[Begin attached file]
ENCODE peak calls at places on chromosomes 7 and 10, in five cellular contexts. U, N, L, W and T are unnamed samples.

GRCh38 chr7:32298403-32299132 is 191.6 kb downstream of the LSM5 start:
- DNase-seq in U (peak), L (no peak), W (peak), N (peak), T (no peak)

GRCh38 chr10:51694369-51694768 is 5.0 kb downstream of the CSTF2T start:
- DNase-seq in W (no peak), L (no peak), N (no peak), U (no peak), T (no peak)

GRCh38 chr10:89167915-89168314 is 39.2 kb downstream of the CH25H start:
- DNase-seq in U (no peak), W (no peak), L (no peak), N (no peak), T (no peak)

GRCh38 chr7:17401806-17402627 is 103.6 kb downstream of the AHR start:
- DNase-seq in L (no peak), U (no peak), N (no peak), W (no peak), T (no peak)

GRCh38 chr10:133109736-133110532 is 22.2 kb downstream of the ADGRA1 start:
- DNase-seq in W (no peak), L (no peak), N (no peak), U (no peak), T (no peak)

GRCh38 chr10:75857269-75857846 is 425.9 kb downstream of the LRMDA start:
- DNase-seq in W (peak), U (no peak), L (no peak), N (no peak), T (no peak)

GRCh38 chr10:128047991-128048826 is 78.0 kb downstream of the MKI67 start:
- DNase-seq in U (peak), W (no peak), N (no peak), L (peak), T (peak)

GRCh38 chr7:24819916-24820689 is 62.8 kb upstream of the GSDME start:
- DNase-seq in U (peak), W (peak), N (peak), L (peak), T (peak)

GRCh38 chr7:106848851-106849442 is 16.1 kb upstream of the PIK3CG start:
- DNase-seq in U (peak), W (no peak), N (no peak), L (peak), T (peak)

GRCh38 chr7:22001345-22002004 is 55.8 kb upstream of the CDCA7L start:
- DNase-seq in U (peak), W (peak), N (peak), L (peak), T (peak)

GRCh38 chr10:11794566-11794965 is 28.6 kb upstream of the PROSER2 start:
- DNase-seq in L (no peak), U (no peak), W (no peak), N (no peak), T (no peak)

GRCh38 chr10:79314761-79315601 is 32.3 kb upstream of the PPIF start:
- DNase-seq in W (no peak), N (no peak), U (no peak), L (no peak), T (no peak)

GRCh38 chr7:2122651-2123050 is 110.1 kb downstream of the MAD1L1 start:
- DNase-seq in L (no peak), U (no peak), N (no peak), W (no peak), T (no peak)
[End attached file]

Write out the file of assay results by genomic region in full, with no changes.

ENCODE peak calls at places on chromosomes 7 and 10, in five cellular contexts. U, N, L, W and T are unnamed samples.

GRCh38 chr7:32298403-32299132 is 191.6 kb downstream of the LSM5 start:
- DNase-seq in U (peak), L (no peak), W (peak), N (peak), T (no peak)

GRCh38 chr10:51694369-51694768 is 5.0 kb downstream of the CSTF2T start:
- DNase-seq in W (no peak), L (no peak), N (no peak), U (no peak), T (no peak)

GRCh38 chr10:89167915-89168314 is 39.2 kb downstream of the CH25H start:
- DNase-seq in U (no peak), W (no peak), L (no peak), N (no peak), T (no peak)

GRCh38 chr7:17401806-17402627 is 103.6 kb downstream of the AHR start:
- DNase-seq in L (no peak), U (no peak), N (no peak), W (no peak), T (no peak)

GRCh38 chr10:133109736-133110532 is 22.2 kb downstream of the ADGRA1 start:
- DNase-seq in W (no peak), L (no peak), N (no peak), U (no peak), T (no peak)

GRCh38 chr10:75857269-75857846 is 425.9 kb downstream of the LRMDA start:
- DNase-seq in W (peak), U (no peak), L (no peak), N (no peak), T (no peak)

GRCh38 chr10:128047991-128048826 is 78.0 kb downstream of the MKI67 start:
- DNase-seq in U (peak), W (no peak), N (no peak), L (peak), T (peak)

GRCh38 chr7:24819916-24820689 is 62.8 kb upstream of the GSDME start:
- DNase-seq in U (peak), W (peak), N (peak), L (peak), T (peak)

GRCh38 chr7:106848851-106849442 is 16.1 kb upstream of the PIK3CG start:
- DNase-seq in U (peak), W (no peak), N (no peak), L (peak), T (peak)

GRCh38 chr7:22001345-22002004 is 55.8 kb upstream of the CDCA7L start:
- DNase-seq in U (peak), W (peak), N (peak), L (peak), T (peak)

GRCh38 chr10:11794566-11794965 is 28.6 kb upstream of the PROSER2 start:
- DNase-seq in L (no peak), U (no peak), W (no peak), N (no peak), T (no peak)

GRCh38 chr10:79314761-79315601 is 32.3 kb upstream of the PPIF start:
- DNase-seq in W (no peak), N (no peak), U (no peak), L (no peak), T (no peak)

GRCh38 chr7:2122651-2123050 is 110.1 kb downstream of the MAD1L1 start:
- DNase-seq in L (no peak), U (no peak), N (no peak), W (no peak), T (no peak)